In addition to working on communication, music allows these individuals to improve their attention and memory. This is due to a better reaction to music than to speech. This activation is visible with the help of images in the fronto-temporal cortex (areas that are very active in verbal and social skills).
Diagram of the different lobes of the brain
The disruption of this cortex area suggests that other speech processing mechanisms may be recruited by singing. This is because singing has a defined and ritualized structure, often metrical and more importantly(?) slower than speech.
Rhythmic training extends beyond movement control. Music is temporal and sequential (made of bars beaten in rhythm). The regularity of rhythmic pulses generates temporal expectations that give us the ability to predict the next pulses. It is therefore possible that this allows us to modulate the mechanisms of anticipation and thus facilitate the process of capturing information.
All in rhythm
People with ASDs are not the only ones to benefit from music therapy. As it impacts many keys within our cortex, it is also used in cases of neurodegenerative diseases such as Alzheimer's. In this case, music helps to "fix" the memory by solidifying and recreating new links between neurons, but also by helping Parkinson’s disease patients achieve better mobility by moving in rhythm.
As music has strong action on the language and speech area of the brain, it is a technique used by speech therapists to combat dyslexia as well.
With the expansion of neuroimaging techniques (the observation of the reactions and functioning of our brain in real time), scientists can observe and study the multiple applications and benefits that these notes and rhythms produce in our brain. Cerebral neuroplasticity, now visible, allows us to heal and reconnect our neurons together. This is a promising field of research to be further explored.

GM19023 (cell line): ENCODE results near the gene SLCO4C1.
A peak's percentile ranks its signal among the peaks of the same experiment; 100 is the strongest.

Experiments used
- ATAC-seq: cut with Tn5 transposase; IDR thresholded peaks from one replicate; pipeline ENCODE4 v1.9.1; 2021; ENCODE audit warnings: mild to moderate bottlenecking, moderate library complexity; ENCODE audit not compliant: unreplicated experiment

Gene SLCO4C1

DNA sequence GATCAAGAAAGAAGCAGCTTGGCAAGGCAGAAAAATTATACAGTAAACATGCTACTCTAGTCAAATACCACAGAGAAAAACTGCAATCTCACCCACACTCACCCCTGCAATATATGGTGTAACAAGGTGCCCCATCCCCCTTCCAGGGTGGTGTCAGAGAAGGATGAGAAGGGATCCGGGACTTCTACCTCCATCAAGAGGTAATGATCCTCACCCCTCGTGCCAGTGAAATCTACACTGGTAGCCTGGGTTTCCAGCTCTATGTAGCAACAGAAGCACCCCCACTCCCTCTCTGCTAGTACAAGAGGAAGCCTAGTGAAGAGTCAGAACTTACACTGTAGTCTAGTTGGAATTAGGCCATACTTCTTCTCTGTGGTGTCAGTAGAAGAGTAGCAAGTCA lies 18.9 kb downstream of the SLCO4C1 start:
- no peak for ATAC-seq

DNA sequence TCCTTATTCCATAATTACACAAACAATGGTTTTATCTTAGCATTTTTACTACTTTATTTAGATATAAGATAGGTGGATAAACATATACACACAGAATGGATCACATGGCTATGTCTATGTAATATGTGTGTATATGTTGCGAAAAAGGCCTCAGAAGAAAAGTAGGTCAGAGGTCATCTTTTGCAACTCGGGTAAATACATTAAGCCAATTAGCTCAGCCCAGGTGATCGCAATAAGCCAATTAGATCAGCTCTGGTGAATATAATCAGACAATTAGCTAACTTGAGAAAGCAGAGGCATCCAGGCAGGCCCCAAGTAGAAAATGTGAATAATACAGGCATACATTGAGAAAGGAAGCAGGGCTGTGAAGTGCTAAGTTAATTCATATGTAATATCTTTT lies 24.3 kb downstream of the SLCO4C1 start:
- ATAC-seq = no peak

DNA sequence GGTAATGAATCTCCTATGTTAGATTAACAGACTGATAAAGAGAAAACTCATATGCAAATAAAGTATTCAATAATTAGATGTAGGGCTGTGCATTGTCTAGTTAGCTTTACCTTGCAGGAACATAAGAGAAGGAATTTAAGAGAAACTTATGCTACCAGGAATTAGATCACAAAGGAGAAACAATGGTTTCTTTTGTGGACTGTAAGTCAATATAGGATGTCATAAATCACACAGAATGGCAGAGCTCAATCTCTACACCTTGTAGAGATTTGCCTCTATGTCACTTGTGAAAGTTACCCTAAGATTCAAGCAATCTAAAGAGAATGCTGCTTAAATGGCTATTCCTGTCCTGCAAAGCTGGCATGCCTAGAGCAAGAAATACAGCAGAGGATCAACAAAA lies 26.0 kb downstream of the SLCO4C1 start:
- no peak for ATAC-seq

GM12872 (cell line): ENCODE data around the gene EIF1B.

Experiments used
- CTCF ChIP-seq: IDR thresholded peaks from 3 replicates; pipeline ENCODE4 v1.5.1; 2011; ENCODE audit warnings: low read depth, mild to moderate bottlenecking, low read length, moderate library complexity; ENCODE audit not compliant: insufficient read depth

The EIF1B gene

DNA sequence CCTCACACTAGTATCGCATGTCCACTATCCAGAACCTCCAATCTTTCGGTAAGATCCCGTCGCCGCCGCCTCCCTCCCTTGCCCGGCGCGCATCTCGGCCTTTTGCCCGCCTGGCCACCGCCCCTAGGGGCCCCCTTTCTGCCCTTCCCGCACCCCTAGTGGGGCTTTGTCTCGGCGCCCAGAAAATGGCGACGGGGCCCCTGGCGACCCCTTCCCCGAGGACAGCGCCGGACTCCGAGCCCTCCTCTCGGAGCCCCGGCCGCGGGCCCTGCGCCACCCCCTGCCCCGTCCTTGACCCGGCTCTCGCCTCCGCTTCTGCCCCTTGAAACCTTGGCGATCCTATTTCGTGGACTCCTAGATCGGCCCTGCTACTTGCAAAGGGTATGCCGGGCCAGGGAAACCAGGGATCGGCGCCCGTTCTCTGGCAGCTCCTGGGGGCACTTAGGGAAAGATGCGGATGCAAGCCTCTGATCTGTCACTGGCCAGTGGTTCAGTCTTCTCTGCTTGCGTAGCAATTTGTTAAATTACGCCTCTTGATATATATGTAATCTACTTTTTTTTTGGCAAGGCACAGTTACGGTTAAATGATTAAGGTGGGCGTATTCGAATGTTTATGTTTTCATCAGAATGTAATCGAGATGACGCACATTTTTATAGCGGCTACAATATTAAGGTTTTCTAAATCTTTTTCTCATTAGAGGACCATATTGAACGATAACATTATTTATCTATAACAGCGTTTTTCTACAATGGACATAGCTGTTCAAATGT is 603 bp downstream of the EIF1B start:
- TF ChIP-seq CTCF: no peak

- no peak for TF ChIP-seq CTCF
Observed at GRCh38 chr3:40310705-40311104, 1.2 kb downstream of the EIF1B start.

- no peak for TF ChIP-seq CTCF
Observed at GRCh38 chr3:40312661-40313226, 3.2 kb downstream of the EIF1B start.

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2. Mössler, K., Schmid, W., Aßmus, J., Fusar-Poli, L. & Gold, C. Attunement in Music Therapy for Young Children with Autism: Revisiting Qualities of Relationship as Mechanisms of Change. J Autism Dev Disord 50, 3921–3934 (2020).
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4. Gebauer, L., Skewes, J., Westphael, G., Heaton, P. & Vuust, P. Intact brain processing of musical emotions in autism spectrum disorder, but more cognitive load and arousal in happy vs. sad music. Frontiers in Neuroscience 8, 192 (2014).
5. Sharda, M. et al. Music improves social communication and auditory–motor connectivity in children with autism. Transl Psychiatry 8, 1–13 (2018).
6. Yum, Y. N., Lau, W. K.-W., Poon, K. & Ho, F. C. Music therapy as social skill intervention for children with comorbid ASD and ID: study protocol for a randomized controlled trial. BMC Pediatr 20, 545 (2020).
7. Mayer-Benarous, H., Benarous, X., Vonthron, F. & Cohen, D. Music Therapy for Children With Autistic Spectrum Disorder and/or Other Neurodevelopmental Disorders: A Systematic Review. Front Psychiatry 12, 643234 (2021).
8. Ghasemtabar, S. N. et al. Music therapy: An effective approach in improving social skills of children with autism. Adv Biomed Res 4, 157 (2015).
9. Romaris, M. J. et al. MusT-In Therapy (Effect of Music Therapy and Interaction with Typically Developing Peers) for improving social interaction in children with severe autism spectrum disorder - Study protocol. Principles and Practice of Clinical Research 7, 43–49 (2021).
10. Wan, C. Y. & Schlaug, G. Neural pathways for language in autism: the potential for music-based treatments. http://dx.doi.org/10.2217/fnl.10.55 https://www.futuremedicine.com/doi/abs/10.2217/fnl.10.55 (2010) doi:10.2217/fnl.10.55.
11. Janzen, T. B. & Thaut, M. H. Rethinking the role of music in the neurodevelopment of autism spectrum disorder. Music & Science 1, 2059204318769639 (2018).
12. Helm, A. S. H. & Ramezani, M. The effect of music therapy on children with autism as a therapeutic intervention. PJMHS 15, 1732–1735 (2021).Helm, A. S. H. & Ramezani, M. The effect of music therapy on children with autism as a therapeutic intervention. PJMHS 15, 1732–1735 (2021).